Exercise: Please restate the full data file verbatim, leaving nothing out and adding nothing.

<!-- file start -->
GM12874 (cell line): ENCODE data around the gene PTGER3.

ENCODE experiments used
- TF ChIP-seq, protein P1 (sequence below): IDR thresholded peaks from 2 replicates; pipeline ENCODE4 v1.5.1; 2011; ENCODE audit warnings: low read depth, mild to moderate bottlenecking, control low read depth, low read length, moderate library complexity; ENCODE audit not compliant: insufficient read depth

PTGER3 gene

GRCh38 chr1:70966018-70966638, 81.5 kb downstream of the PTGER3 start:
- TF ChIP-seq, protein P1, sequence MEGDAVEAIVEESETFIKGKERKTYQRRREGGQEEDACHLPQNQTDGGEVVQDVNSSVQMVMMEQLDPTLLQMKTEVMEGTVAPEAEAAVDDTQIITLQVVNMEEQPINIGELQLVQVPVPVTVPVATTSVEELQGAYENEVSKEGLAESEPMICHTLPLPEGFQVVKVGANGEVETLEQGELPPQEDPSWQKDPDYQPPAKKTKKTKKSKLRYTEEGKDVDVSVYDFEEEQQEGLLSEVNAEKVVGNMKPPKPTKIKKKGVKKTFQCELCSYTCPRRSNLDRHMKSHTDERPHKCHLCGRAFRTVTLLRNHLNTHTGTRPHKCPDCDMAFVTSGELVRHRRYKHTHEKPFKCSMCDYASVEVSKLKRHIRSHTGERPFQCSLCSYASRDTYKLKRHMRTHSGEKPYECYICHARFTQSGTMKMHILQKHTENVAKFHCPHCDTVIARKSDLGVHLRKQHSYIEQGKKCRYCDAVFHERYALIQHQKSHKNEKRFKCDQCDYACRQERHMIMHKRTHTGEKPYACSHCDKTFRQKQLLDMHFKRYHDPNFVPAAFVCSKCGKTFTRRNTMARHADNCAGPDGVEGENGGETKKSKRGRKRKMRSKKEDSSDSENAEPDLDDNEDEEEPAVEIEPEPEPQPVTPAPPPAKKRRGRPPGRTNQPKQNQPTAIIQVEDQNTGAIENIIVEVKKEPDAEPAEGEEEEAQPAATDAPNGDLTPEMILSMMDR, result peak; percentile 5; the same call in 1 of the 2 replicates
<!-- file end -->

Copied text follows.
GM12874 (cell line): ENCODE data around the gene PTGER3.

ENCODE experiments used
- TF ChIP-seq, protein P1 (sequence below): IDR thresholded peaks from 2 replicates; pipeline ENCODE4 v1.5.1; 2011; ENCODE audit warnings: low read depth, mild to moderate bottlenecking, control low read depth, low read length, moderate library complexity; ENCODE audit not compliant: insufficient read depth

PTGER3 gene

GRCh38 chr1:70966018-70966638, 81.5 kb downstream of the PTGER3 start:
- TF ChIP-seq, protein P1, sequence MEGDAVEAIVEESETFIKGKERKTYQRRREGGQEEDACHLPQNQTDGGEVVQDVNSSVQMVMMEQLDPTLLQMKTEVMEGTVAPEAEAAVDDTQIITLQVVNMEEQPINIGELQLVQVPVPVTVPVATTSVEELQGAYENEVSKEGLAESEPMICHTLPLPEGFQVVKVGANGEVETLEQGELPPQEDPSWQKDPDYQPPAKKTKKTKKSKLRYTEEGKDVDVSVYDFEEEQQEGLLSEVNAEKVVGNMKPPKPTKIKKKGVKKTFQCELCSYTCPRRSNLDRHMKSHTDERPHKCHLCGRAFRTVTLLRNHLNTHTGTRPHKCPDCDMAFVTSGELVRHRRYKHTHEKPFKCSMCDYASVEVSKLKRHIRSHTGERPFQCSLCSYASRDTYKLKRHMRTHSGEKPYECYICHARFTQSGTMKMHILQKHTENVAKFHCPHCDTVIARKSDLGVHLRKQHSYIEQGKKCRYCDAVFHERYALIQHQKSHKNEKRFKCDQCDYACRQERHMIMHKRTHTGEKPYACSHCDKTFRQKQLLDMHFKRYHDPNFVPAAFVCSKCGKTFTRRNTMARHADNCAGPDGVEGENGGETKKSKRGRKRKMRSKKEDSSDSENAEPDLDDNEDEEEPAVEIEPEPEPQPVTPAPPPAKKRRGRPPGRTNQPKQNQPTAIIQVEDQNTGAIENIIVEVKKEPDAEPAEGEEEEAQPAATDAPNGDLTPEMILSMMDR, result peak; percentile 5; the same call in 1 of the 2 replicates